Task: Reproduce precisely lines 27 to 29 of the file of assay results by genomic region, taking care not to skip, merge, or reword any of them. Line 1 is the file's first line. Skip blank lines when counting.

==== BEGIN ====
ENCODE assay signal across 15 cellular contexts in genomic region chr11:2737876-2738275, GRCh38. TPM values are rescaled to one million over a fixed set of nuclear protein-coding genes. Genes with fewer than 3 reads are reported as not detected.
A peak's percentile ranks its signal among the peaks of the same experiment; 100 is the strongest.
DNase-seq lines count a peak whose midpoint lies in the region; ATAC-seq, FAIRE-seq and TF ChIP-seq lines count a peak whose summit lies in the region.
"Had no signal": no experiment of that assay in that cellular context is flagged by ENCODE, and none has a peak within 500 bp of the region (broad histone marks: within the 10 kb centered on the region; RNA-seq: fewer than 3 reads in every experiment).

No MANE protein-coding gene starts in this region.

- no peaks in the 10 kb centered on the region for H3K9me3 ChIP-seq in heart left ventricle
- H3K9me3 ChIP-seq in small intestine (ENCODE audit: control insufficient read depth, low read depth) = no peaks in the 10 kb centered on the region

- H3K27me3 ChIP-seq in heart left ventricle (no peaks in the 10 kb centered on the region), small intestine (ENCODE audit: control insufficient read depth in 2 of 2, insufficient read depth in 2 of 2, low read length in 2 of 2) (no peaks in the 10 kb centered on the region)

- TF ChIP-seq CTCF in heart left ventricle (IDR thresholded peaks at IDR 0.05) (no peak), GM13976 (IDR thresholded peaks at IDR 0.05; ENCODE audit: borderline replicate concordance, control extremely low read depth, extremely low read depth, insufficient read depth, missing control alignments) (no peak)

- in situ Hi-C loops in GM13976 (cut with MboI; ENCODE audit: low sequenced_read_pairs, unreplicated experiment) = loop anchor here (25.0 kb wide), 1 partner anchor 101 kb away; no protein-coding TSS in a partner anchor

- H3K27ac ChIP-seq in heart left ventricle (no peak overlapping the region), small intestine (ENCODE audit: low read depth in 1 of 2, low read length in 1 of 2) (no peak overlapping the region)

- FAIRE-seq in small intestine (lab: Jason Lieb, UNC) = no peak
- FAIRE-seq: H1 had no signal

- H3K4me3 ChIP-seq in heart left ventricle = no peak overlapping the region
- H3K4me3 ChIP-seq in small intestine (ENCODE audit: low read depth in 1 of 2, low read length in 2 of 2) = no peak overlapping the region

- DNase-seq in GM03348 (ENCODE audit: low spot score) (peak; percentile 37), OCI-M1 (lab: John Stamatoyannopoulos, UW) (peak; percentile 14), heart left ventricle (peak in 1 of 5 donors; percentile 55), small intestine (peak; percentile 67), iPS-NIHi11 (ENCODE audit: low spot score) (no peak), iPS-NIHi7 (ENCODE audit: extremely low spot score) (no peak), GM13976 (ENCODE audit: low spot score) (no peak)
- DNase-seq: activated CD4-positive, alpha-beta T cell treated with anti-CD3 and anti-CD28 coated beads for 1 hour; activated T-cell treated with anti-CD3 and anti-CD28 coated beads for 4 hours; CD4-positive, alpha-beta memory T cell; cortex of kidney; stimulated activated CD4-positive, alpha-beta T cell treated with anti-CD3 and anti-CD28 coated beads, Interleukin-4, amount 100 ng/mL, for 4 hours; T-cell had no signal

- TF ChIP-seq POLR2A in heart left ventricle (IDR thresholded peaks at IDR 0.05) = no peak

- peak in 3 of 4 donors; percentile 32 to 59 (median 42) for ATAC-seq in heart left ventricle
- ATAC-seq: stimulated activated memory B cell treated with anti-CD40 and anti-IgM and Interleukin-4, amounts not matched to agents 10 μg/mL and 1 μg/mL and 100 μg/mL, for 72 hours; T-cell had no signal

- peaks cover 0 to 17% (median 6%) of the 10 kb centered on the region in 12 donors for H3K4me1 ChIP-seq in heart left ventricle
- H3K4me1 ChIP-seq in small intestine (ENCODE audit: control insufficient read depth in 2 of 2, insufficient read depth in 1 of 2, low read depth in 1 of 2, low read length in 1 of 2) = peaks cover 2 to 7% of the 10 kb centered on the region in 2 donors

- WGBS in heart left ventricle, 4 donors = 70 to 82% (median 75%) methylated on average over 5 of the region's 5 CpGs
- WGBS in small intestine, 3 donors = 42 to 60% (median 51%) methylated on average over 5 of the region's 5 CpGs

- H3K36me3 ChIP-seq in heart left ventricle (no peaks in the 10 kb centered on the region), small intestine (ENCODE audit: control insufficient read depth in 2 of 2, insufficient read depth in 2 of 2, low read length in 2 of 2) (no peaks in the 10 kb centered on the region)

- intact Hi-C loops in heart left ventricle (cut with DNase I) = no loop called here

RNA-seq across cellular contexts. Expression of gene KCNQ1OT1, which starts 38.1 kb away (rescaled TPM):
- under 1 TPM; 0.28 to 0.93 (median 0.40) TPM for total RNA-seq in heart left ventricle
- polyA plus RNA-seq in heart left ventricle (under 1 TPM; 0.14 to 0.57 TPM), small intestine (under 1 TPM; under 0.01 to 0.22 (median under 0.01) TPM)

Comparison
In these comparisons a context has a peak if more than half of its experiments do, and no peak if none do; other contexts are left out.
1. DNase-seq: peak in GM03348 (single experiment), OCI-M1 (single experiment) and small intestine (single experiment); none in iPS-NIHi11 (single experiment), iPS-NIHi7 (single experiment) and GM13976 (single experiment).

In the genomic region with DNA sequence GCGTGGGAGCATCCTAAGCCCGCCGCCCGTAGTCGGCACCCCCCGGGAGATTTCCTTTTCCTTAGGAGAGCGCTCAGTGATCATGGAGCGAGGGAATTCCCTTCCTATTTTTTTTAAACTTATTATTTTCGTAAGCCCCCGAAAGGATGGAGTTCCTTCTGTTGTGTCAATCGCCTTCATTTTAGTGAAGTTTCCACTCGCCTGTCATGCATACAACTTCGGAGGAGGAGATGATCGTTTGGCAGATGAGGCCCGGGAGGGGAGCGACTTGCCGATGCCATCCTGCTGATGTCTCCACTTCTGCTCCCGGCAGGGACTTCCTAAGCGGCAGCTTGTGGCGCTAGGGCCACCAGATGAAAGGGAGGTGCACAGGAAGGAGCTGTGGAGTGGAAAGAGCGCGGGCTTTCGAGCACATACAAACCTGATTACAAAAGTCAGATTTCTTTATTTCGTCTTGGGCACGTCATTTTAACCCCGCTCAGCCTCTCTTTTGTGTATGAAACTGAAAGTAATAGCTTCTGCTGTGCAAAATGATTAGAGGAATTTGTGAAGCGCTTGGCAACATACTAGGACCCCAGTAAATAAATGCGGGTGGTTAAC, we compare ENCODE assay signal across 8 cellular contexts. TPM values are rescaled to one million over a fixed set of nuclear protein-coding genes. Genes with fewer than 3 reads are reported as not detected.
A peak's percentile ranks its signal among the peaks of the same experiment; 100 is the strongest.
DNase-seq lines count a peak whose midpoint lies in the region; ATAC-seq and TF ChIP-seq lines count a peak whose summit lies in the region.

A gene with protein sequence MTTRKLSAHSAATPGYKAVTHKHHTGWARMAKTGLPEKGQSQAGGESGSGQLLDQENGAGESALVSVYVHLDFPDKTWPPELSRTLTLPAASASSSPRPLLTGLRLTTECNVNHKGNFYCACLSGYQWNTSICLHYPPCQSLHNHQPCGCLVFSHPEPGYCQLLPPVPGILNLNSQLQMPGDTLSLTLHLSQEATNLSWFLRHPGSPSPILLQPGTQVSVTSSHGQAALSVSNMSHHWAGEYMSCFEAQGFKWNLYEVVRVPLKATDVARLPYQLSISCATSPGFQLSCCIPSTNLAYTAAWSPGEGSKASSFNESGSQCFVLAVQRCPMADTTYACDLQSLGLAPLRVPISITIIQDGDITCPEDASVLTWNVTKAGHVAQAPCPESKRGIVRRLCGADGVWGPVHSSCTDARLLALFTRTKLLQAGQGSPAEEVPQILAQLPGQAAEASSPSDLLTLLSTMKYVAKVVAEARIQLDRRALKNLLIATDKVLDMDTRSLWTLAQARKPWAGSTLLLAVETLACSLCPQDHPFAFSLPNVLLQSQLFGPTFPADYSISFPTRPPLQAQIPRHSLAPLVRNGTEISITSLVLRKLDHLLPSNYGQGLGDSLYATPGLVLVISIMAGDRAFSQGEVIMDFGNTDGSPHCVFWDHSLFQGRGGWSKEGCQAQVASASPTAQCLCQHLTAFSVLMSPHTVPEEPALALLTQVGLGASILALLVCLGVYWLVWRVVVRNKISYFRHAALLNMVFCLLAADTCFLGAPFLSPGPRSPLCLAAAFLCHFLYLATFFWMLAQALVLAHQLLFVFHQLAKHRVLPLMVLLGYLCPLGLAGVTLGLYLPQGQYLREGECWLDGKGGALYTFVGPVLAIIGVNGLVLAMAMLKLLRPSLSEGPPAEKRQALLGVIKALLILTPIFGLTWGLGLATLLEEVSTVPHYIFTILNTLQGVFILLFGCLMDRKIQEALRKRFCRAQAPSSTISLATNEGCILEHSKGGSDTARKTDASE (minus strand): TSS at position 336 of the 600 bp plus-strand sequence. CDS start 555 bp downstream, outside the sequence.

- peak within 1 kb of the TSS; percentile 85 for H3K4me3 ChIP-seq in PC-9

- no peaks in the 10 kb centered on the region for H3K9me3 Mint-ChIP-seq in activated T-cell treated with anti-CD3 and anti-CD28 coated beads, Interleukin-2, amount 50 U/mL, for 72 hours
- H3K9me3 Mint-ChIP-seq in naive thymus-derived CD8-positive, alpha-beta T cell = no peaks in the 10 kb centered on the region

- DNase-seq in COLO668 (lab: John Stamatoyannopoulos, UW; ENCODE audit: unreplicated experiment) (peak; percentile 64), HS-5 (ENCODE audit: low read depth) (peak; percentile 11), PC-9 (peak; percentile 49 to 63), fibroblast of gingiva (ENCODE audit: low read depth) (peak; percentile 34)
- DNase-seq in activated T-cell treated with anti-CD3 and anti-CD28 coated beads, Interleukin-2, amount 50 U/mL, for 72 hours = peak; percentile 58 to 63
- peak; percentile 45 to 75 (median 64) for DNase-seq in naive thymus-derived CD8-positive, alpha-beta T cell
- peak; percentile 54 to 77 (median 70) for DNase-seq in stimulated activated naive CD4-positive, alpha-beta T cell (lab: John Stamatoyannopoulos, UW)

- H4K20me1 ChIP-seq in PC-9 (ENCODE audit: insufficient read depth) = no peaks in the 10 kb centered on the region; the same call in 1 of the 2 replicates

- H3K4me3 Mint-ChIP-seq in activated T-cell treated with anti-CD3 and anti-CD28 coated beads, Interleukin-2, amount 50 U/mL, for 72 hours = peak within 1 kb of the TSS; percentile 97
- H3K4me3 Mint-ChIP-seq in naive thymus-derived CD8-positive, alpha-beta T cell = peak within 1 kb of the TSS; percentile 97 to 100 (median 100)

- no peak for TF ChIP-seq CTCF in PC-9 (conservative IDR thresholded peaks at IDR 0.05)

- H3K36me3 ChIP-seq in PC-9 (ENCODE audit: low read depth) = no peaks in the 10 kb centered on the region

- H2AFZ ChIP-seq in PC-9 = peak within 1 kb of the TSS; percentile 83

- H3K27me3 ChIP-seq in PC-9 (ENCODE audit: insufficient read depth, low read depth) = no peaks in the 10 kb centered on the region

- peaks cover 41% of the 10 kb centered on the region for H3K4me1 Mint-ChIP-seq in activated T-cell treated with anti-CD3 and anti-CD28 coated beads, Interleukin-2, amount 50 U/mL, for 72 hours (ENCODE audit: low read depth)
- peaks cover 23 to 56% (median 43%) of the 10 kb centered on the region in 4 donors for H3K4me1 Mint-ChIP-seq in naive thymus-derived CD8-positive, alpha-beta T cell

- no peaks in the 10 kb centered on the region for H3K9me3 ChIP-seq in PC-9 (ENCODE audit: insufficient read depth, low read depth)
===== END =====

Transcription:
RNA-seq across cellular contexts. Expression of gene KCNQ1OT1, which starts 38.1 kb away (rescaled TPM):
- under 1 TPM; 0.28 to 0.93 (median 0.40) TPM for total RNA-seq in heart left ventricle
- polyA plus RNA-seq in heart left ventricle (under 1 TPM; 0.14 to 0.57 TPM), small intestine (under 1 TPM; under 0.01 to 0.22 (median under 0.01) TPM)